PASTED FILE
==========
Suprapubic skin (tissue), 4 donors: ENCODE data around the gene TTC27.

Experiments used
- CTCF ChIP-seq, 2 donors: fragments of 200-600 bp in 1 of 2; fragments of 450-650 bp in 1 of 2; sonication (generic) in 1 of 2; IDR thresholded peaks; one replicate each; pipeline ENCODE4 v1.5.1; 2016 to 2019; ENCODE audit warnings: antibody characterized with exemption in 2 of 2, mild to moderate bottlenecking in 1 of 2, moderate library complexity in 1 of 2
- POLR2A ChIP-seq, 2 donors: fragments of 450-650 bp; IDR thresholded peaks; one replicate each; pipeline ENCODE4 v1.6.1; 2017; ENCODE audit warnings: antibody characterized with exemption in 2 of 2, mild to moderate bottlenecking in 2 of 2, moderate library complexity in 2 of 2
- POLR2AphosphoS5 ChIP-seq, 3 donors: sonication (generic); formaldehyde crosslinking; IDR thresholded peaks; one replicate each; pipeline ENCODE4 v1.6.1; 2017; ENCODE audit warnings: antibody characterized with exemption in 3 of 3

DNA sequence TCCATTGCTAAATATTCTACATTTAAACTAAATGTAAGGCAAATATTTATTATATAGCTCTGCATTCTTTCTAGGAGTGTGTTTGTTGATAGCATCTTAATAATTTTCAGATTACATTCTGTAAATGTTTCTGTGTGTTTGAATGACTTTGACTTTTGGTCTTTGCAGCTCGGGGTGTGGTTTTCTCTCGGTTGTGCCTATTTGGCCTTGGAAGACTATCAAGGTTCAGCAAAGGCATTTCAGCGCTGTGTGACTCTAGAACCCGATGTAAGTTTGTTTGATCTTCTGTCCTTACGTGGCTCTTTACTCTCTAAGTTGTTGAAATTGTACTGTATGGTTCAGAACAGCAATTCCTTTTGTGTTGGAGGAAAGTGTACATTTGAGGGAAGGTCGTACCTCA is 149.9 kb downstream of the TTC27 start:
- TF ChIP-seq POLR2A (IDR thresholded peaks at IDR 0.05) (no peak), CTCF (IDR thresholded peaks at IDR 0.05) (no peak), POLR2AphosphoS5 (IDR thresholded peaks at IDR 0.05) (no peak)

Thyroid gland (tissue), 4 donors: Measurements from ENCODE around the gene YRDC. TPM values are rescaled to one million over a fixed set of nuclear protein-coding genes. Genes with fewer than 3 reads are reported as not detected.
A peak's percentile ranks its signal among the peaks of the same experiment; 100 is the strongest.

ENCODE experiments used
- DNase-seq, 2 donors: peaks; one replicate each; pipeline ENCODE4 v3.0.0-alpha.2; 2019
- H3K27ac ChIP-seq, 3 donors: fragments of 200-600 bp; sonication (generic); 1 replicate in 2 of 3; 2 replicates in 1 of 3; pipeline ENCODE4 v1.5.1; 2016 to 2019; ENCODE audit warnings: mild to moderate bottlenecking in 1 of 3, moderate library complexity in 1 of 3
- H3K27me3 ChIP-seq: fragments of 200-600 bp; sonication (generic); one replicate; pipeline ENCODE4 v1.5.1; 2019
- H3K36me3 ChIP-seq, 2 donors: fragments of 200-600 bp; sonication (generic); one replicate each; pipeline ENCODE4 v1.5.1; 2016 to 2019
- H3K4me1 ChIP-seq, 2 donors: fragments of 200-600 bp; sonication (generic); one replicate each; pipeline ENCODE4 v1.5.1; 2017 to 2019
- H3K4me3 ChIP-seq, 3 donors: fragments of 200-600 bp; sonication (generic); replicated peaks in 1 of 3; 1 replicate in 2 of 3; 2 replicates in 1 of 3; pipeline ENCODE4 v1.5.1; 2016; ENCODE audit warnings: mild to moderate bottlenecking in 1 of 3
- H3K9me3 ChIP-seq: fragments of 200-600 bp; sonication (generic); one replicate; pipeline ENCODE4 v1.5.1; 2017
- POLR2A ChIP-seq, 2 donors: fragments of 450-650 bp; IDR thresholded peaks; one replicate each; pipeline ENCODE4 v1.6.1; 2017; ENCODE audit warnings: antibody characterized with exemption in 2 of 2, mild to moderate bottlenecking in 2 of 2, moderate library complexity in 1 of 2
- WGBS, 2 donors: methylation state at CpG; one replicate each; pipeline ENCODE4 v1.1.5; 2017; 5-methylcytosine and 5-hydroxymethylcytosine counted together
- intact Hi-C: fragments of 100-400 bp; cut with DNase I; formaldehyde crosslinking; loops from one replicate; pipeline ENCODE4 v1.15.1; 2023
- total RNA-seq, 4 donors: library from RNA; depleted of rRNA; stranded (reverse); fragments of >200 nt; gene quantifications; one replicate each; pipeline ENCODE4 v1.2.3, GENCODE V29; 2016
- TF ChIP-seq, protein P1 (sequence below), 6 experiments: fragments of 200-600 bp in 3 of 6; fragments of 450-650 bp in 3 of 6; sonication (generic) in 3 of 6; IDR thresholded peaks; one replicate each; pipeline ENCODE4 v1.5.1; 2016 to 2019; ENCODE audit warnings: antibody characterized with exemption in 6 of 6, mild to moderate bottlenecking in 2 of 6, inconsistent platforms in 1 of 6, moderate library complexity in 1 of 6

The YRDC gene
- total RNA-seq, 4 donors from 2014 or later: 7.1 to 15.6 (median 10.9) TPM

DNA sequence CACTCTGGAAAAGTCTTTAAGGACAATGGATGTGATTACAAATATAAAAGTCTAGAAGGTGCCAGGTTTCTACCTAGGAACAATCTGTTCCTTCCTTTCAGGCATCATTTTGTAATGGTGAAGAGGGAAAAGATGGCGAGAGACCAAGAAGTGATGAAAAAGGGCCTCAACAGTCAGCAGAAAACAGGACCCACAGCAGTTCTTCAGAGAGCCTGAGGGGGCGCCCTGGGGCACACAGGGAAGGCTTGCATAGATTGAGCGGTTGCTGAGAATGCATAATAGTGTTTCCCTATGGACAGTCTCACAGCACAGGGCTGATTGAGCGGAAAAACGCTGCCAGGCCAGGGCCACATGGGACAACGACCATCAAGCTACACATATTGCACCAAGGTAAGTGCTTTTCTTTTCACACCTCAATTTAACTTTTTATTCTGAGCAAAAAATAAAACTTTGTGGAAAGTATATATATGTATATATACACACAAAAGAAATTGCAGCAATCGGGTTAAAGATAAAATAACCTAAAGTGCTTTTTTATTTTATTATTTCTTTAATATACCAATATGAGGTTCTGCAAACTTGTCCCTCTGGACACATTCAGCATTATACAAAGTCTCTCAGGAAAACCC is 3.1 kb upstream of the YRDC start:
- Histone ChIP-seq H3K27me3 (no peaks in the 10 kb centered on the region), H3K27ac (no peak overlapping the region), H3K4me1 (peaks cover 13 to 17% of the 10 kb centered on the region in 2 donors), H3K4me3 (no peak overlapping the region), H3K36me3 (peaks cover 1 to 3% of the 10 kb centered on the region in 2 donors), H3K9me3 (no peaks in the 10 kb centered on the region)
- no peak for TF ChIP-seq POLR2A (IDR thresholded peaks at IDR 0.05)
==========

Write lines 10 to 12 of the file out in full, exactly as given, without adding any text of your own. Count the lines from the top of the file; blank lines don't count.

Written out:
ENCODE experiments used
- DNase-seq, 2 donors: peaks; one replicate each; pipeline ENCODE4 v3.0.0-alpha.2; 2019
- H3K27ac ChIP-seq, 3 donors: fragments of 200-600 bp; sonication (generic); 1 replicate in 2 of 3; 2 replicates in 1 of 3; pipeline ENCODE4 v1.5.1; 2016 to 2019; ENCODE audit warnings: mild to moderate bottlenecking in 1 of 3, moderate library complexity in 1 of 3